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NBA Offseason Recap: Washington Wizards

This Washington team has been in the gutter for far too long. Just a few years ago, Agent Zero was pulling firearms on teammates in the locker room at the Verizon Center. While Gilbert Arenas was given the boot shortly afterward, the team still felt like it was reeling from that attitude. It came to a point that Washington was tired of the jokers, tired of a losing investment in potential that never quite materialized. So in a single season, they reversed their fate. With a few bold moves, they changed the Wizards from laughing stock to rising stock on the standings in the east. If you haven't been paying attention to this team, you might be surprised at how they enter the court in November.

2012-13 Washington Wizards Offseason Recap


Draft Picks: Bradley Beal, Tomas Satoransky

Free Agents: AJ Price, Cartier Martin

Trade Acquired: Emeka Okafor, Trevor Ariza


Andray Blatche, Rashard Lewis

2012-13 Washington Wizards Prospective Depth Chart

PG: John Wall | AJ Price

SG: Bradley Beal | Jordan Crawford

SF: Trevor Ariza | Jan Vesely

PF: Nene Hilario | Trevor Booker

C: Emeka Okafor | Kevin Seraphin

Offseason Analysis

The beginning of Washington's restructuring started at the 2012 NBA trade deadline, when Javale McGee was sent to Denver for the newly-extended Nene Hilario. Nene's price tag is ugly, but they should be able to expect 2-3 very productive years out of one of the NBA's most underrated big men. Next, the Wizards shipped out the contractual albatross of Rashard Lewis for Emeka Okafor and Trevor Ariza, two overpaid-yet-effective players. The master stroke to this overhaul was the dumping of Andray Blatche by contractual amnesty. All of this happened in about five months. As a Pistons fan, I wish I knew what that felt like...

In the draft, the Wizards selected Bradley Beal 3rd overall, a need-based selection that should suit the team quite well. Beal is an intriguing player, an athletic shooting guard who rebounds and defends well and shows off plenty of versatility. He's not an entirely effective three point shooter, but he attempted a lot of them in college-- half of his shots came from beyond the arc, where he converted at a 34% clip. That's not much to get excited about, given his real talent is closer to the basket. Beal attempted 5 shots per game inside the perimeter in college, connected on 54% of them and drew a lot of contact. He attempted 5 free throws per game on a very limited amount of inside shot attempts. Let's hope, for Washington's sake, he looks to score inside more than he did in college.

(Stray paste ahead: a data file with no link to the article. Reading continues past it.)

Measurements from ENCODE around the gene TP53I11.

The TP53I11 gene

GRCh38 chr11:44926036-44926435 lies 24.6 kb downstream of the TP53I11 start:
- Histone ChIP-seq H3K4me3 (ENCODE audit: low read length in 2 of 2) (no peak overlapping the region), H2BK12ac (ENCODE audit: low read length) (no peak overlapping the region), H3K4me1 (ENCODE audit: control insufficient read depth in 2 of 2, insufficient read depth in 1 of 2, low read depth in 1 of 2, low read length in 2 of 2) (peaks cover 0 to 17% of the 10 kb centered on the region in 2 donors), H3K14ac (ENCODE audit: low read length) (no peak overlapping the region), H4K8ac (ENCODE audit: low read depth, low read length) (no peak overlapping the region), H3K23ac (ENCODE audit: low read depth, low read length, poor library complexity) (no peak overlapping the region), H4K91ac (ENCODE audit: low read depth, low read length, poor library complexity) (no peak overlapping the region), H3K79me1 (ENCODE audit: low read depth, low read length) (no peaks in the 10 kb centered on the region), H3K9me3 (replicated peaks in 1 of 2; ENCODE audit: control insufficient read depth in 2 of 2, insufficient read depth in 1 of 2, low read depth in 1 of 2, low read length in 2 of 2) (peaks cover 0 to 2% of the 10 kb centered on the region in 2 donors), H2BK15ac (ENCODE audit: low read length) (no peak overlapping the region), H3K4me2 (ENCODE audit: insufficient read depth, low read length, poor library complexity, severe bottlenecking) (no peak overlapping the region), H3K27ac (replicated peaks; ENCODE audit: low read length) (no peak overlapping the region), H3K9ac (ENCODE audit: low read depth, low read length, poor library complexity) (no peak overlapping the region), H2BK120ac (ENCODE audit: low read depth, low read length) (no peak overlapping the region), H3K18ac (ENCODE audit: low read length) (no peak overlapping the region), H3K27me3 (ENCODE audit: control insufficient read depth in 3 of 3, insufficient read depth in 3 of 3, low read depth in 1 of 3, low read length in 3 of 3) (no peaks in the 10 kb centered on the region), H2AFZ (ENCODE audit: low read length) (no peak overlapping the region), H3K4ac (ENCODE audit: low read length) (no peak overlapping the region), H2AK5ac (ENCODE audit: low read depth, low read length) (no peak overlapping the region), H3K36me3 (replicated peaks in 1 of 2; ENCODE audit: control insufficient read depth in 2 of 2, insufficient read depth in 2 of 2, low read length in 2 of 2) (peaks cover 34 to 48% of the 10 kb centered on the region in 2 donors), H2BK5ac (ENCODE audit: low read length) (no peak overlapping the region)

If Beal can live up to his draft potential and John Wall can continue to improve, they have the makings of a very dynamic, effective backcourt. At 19 and 21, they've got several years to build chemistry together and do some exciting things on court.

The frontcourt of Nene and Okafor reminds me a bit of the Wallace/McDyess combo strictly for its old man steez. They'll both be 30 to start the 2012-13 season, they don't make a lot of mistakes, they're committed on both ends of the court and they're the polar opposite of the asshattery that the Wizards trotted out last November. If Okafor is healthy, a Nene/Emeka combination might make stat guys like me squeal like a schoolgirl. They'll be overlooked for their age, discounted because of their contracts and ignored because they're in Washington. But they'll be really effective on court and cause fits amongst the opposition. Old man steez-- book it.


If you look at it from a numbers only perspective, Washington will be a surprisingly nice team in 2012-13. A big man who can command double teams? Check. A strong set of rebounders up front? Check. A traditional point guard who is steadily improving? Check. A slashing wing who penetrates efficiently and knows how to draw contact? Maybe. The names might bore you at first glance, but the roles-- they're all there. It's better to be an amateur with all the ingredients than a gourmet with an empty kitchen. I just made that up and I have no idea what it means, but I think it relates. Kinda.

Does this glowing review suggest that the Wizards are poised for contention? No. I do believe that if everything holds as it is, they're on their way to the playoffs for the first time in five years. The weakest link is Okafor's health, followed by John Wall's shot and Bradley Beal's ability to translate his game to the pros. I'm bullish on all of the above. Call me crazy. It is nice to see Wizards GM Ernie Grunfeld have a come-to-his-senses moment, because it makes me feel like other GMs might eventually be able to do the same. I'm not referring to anyone in particular... of course...